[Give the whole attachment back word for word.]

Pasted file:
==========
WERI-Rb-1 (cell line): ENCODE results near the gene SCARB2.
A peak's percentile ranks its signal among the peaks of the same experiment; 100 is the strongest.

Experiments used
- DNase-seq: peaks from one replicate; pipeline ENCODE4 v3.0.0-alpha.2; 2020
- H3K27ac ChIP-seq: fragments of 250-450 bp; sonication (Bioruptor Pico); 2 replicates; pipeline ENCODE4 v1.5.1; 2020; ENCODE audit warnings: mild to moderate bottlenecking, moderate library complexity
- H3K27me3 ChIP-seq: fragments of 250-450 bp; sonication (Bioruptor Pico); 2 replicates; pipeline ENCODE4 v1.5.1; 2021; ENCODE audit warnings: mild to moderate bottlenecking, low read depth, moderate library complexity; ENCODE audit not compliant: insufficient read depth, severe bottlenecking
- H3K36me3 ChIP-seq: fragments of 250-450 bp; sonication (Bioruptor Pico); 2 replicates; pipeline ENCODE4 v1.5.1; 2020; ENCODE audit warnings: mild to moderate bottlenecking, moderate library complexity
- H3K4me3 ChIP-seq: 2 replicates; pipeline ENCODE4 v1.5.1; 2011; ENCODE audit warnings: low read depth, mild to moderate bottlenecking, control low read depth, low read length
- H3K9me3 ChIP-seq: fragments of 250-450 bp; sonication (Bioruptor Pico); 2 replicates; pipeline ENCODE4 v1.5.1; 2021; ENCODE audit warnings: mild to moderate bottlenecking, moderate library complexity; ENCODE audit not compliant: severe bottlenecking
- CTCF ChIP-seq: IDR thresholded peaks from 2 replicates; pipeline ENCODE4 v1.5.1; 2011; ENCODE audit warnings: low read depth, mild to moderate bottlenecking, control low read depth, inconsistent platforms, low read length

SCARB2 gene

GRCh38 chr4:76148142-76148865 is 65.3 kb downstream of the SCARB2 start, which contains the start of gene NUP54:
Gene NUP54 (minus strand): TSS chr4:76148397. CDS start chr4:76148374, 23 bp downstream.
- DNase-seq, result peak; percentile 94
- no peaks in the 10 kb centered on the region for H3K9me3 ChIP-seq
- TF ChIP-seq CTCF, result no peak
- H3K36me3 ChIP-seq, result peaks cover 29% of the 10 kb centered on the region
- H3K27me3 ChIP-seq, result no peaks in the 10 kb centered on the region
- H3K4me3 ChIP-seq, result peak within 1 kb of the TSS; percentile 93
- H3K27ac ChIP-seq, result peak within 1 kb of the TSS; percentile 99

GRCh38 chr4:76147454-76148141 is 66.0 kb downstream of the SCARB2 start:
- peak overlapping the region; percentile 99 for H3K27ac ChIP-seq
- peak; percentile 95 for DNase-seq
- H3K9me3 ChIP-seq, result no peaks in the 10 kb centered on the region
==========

WERI-Rb-1 (cell line): ENCODE results near the gene SCARB2.
A peak's percentile ranks its signal among the peaks of the same experiment; 100 is the strongest.

Experiments used
- DNase-seq: peaks from one replicate; pipeline ENCODE4 v3.0.0-alpha.2; 2020
- H3K27ac ChIP-seq: fragments of 250-450 bp; sonication (Bioruptor Pico); 2 replicates; pipeline ENCODE4 v1.5.1; 2020; ENCODE audit warnings: mild to moderate bottlenecking, moderate library complexity
- H3K27me3 ChIP-seq: fragments of 250-450 bp; sonication (Bioruptor Pico); 2 replicates; pipeline ENCODE4 v1.5.1; 2021; ENCODE audit warnings: mild to moderate bottlenecking, low read depth, moderate library complexity; ENCODE audit not compliant: insufficient read depth, severe bottlenecking
- H3K36me3 ChIP-seq: fragments of 250-450 bp; sonication (Bioruptor Pico); 2 replicates; pipeline ENCODE4 v1.5.1; 2020; ENCODE audit warnings: mild to moderate bottlenecking, moderate library complexity
- H3K4me3 ChIP-seq: 2 replicates; pipeline ENCODE4 v1.5.1; 2011; ENCODE audit warnings: low read depth, mild to moderate bottlenecking, control low read depth, low read length
- H3K9me3 ChIP-seq: fragments of 250-450 bp; sonication (Bioruptor Pico); 2 replicates; pipeline ENCODE4 v1.5.1; 2021; ENCODE audit warnings: mild to moderate bottlenecking, moderate library complexity; ENCODE audit not compliant: severe bottlenecking
- CTCF ChIP-seq: IDR thresholded peaks from 2 replicates; pipeline ENCODE4 v1.5.1; 2011; ENCODE audit warnings: low read depth, mild to moderate bottlenecking, control low read depth, inconsistent platforms, low read length

SCARB2 gene

GRCh38 chr4:76148142-76148865 is 65.3 kb downstream of the SCARB2 start, which contains the start of gene NUP54:
Gene NUP54 (minus strand): TSS chr4:76148397. CDS start chr4:76148374, 23 bp downstream.
- DNase-seq, result peak; percentile 94
- no peaks in the 10 kb centered on the region for H3K9me3 ChIP-seq
- TF ChIP-seq CTCF, result no peak
- H3K36me3 ChIP-seq, result peaks cover 29% of the 10 kb centered on the region
- H3K27me3 ChIP-seq, result no peaks in the 10 kb centered on the region
- H3K4me3 ChIP-seq, result peak within 1 kb of the TSS; percentile 93
- H3K27ac ChIP-seq, result peak within 1 kb of the TSS; percentile 99

GRCh38 chr4:76147454-76148141 is 66.0 kb downstream of the SCARB2 start:
- peak overlapping the region; percentile 99 for H3K27ac ChIP-seq
- peak; percentile 95 for DNase-seq
- H3K9me3 ChIP-seq, result no peaks in the 10 kb centered on the region